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Op-Ed Global Health

Big Food’s poisonous propaganda

San Francisco, USA

Robert H. Lustig is Emeritus Professor of Pediatrics in the Division of Endocrinology at the University of California, San Francisco. He is the author of Fat Chance: Beating the Odds Against Sugar, Processed Food, Obesity, and Disease and The Hacking of the American Mind: The Science Behind the Corporate Takeover of our Bodies and Brains.

By Robert H. Lustig

SAN FRANCISCO – Every advertising executive knows the difference between marketing and propaganda. One uses facts to espouse a point of view, while the other relies on falsehoods and deceit. But if the difference is truth, what is the commonality? For scientists, it is dopamine. And for the processed food industry, that fact has been worth trillions of dollars.

Dopamine is the neurotransmitter of the brain’s reward center, and it is activated by stimuli like cocaine, nicotine, and alcohol. But it is also triggered by information. For example, brain scans show that when people hear a statement that they believe is true – the veracity is irrelevant – they get a dopamine hit. Propagandists have taken advantage of this quirk in our brain physiology for centuries, and today, this neuroscientific flaw can be individually targeted to weaponize populist politics.

But the biggest opportunists are businesses. Several sectors have propagandized their products to the public, systematically suppressing concerns about real harms; the petroleum, tobacco, and opioid industries immediately come to mind. But no industry has provided more party-line disinformation over the years – and contributed to more morbidity, mortality, public cost, and economic havoc – than the processed food industry.

Non-communicable diseases (NCDs) account for about 50% of the global disease burden and some 75% of total health-care spending. The role of processed foods in these chronic conditions is undisputed; every country that adopts the high-fat, high-sugar “Western pattern diet” is plagued by the same diseases and costs. But the big question for health professionals is whether the quantity or the quality of foods is to blame. This is an important distinction, because quantity is determined by the user, while quality is determined by the industry.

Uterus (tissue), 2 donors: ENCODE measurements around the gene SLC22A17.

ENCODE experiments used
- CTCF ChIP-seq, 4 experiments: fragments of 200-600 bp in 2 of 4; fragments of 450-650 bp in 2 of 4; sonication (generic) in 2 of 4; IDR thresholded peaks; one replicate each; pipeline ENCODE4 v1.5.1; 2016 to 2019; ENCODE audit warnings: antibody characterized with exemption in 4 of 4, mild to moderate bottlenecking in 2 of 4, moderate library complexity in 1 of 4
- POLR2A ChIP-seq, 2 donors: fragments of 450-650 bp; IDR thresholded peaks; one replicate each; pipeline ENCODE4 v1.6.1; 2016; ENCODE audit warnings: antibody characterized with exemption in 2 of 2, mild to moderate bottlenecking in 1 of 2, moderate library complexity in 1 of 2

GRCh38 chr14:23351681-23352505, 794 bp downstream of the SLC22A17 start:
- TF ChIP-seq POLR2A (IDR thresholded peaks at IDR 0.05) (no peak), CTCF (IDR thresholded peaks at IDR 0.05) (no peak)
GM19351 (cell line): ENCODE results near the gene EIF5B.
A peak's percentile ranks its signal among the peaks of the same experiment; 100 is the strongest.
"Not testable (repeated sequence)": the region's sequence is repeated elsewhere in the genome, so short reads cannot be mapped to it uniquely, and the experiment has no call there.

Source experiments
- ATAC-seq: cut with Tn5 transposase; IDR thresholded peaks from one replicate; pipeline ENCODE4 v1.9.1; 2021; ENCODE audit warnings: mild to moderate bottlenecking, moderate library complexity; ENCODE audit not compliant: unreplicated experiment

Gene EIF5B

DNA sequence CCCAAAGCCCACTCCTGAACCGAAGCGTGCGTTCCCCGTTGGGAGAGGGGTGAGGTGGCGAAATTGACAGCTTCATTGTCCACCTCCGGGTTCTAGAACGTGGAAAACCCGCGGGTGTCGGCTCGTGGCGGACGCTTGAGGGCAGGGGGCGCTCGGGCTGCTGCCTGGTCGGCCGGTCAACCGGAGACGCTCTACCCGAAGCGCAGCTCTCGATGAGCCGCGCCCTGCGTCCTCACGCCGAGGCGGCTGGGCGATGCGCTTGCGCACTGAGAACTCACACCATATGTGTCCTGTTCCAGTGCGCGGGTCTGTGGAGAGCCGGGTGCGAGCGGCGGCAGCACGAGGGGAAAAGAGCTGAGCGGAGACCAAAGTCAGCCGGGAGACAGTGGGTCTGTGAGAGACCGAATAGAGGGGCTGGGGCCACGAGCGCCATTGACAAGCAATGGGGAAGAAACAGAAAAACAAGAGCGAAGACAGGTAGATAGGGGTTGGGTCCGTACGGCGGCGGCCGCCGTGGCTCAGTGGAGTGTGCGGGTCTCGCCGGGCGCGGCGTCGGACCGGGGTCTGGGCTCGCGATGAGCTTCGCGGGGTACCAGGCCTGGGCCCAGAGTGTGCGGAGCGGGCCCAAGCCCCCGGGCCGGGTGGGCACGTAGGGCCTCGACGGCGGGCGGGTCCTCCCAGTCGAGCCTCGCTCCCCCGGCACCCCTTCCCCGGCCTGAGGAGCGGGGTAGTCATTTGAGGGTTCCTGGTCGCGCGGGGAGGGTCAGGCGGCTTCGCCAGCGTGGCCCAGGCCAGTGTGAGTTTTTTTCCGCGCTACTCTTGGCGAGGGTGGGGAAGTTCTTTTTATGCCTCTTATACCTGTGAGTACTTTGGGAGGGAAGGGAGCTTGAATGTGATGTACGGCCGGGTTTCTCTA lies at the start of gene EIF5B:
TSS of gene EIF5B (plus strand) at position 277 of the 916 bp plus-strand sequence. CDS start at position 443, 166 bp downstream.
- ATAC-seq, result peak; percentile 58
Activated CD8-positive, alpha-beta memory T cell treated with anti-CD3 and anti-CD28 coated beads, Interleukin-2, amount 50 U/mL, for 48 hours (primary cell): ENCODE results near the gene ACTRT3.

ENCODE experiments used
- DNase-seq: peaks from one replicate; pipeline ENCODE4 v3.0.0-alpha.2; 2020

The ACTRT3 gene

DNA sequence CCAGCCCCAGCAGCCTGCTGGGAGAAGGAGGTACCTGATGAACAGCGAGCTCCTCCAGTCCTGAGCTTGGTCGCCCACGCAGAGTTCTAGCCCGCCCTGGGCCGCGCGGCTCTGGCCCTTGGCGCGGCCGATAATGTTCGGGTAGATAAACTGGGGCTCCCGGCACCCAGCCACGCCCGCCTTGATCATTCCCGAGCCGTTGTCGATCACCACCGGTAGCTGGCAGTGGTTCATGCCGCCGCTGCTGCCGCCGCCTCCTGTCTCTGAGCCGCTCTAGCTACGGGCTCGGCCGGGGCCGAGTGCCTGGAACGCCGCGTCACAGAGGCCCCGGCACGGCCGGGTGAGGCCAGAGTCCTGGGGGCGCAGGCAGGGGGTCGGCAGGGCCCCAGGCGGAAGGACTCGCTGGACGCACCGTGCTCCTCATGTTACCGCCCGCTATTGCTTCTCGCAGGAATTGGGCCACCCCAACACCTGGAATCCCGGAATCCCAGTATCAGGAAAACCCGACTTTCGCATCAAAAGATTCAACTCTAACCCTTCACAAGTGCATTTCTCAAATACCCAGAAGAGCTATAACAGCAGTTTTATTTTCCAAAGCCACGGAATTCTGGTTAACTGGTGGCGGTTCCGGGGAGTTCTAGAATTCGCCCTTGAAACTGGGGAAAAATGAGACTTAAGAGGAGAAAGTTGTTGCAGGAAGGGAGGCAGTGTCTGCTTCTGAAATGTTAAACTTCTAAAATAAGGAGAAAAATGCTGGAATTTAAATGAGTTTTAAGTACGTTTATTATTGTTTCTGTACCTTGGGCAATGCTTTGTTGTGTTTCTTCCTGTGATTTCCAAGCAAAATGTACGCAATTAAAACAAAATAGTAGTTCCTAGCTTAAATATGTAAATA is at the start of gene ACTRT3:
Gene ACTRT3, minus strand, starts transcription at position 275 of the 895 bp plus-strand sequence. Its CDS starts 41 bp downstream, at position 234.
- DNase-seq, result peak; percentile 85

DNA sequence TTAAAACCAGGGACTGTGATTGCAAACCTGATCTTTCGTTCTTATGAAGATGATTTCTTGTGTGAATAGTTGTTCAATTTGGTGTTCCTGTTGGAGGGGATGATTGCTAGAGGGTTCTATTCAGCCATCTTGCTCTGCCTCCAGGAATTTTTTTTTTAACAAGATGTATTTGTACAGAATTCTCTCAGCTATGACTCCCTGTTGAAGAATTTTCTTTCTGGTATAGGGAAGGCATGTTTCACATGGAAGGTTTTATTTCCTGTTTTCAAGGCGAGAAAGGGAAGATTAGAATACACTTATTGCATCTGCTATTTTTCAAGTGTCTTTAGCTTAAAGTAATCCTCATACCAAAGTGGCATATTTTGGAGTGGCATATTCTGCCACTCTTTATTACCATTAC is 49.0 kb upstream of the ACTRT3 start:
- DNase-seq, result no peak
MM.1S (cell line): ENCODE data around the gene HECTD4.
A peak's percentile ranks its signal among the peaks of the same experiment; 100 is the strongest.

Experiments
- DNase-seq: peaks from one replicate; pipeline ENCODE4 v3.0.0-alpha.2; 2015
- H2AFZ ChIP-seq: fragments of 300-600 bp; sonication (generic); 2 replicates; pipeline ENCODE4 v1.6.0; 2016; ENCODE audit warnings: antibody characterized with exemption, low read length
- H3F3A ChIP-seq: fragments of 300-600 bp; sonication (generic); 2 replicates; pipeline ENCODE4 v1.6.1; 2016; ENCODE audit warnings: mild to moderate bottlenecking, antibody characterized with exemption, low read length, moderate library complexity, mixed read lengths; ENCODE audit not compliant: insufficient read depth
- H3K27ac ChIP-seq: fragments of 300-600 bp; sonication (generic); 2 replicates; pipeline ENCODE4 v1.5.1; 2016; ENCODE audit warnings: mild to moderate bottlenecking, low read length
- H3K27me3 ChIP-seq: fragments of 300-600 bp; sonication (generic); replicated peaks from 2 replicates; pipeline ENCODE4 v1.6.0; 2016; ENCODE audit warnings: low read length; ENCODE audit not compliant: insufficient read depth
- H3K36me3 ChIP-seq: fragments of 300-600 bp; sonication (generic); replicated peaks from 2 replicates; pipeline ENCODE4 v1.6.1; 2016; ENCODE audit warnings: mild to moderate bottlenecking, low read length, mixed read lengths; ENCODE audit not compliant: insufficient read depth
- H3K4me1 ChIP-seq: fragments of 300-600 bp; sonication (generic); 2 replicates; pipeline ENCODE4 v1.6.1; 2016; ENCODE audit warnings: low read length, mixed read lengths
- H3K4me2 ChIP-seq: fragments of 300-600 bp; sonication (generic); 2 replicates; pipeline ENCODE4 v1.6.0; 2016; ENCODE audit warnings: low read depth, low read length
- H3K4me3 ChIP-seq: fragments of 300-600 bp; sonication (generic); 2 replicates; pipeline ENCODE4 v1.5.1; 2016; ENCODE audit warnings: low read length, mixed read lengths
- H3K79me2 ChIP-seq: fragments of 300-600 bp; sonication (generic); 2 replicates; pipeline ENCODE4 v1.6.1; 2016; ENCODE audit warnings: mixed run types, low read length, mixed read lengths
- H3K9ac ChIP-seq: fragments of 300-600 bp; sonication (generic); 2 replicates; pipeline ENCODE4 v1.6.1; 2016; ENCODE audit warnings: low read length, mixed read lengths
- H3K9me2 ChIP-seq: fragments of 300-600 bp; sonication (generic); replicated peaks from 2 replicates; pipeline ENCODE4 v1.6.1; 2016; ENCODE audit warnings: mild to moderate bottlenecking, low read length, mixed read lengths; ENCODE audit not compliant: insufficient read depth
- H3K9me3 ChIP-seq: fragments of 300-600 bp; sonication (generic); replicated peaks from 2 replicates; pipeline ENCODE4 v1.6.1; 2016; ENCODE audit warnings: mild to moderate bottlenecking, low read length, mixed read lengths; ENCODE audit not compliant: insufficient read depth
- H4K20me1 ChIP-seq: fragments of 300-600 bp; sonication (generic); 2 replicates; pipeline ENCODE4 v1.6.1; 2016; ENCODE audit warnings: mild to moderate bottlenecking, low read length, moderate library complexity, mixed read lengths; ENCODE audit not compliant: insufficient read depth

Some health experts argue that specific components of processed foods – in particular, sugar – are as addictive as cocaine and heroin. For example, sugar is consistently the ingredient with the highest score on the Yale Food Addiction Scale, which measures people’s food cravings.

The processed food industry says, “You need sugar to live.” Dietary sucrose – or common table sugar – is composed of two molecules in equal proportion: glucose and fructose. But despite being calorically identical (4.1 calories per gram), they behave very differently when consumed.

Glucose is the energy of life; it is burned by every cell in the body. Glucose is so important that if you stop eating it, your liver compensates with a process called gluconeogenesis. Conversely, fructose, while also an energy source, is a vestigial nutrient for humans; our cells do not need it to function. My research has shown that when fructose is eaten in excess of the liver’s ability to metabolize it, the surplus is turned into liver fat, and those deposits can promote insulin resistance and contribute to development of NCDs.

Fructose also influences dietary sugar consumption. For example, studies on animals have shown that sucrose alters the brain’s dopamine and opioid receptors in a way similar to morphine and establishes hard-wired pathways for craving. In laboratory rats, sweetness even surpasses cocaine as a coveted reward.

Human brain scans demonstrate that glucose activates the cerebral cortex (the “cognitive” part of our brains), while fructose suppresses that signal and instead lights up the limbic system (your “lizard” brain). Moreover, while sugar does not exhibit classic withdrawal symptoms, it does lead to tolerance and dependence that can cause bingeing, craving, and cross-sensitization to narcotics. These are some of the reasons why the World Health Organization and the US Department of Agriculture recommend that people reduce the amount of sugar in their diets.

The addictive qualities of sugar are embedded in its economics. Like coffee, sugar is price-inelastic, meaning that when costs increase, consumption remains relatively constant. Purchases of soft drinks and other sweetened foods are not dramatically affected by taxes or fluctuating prices.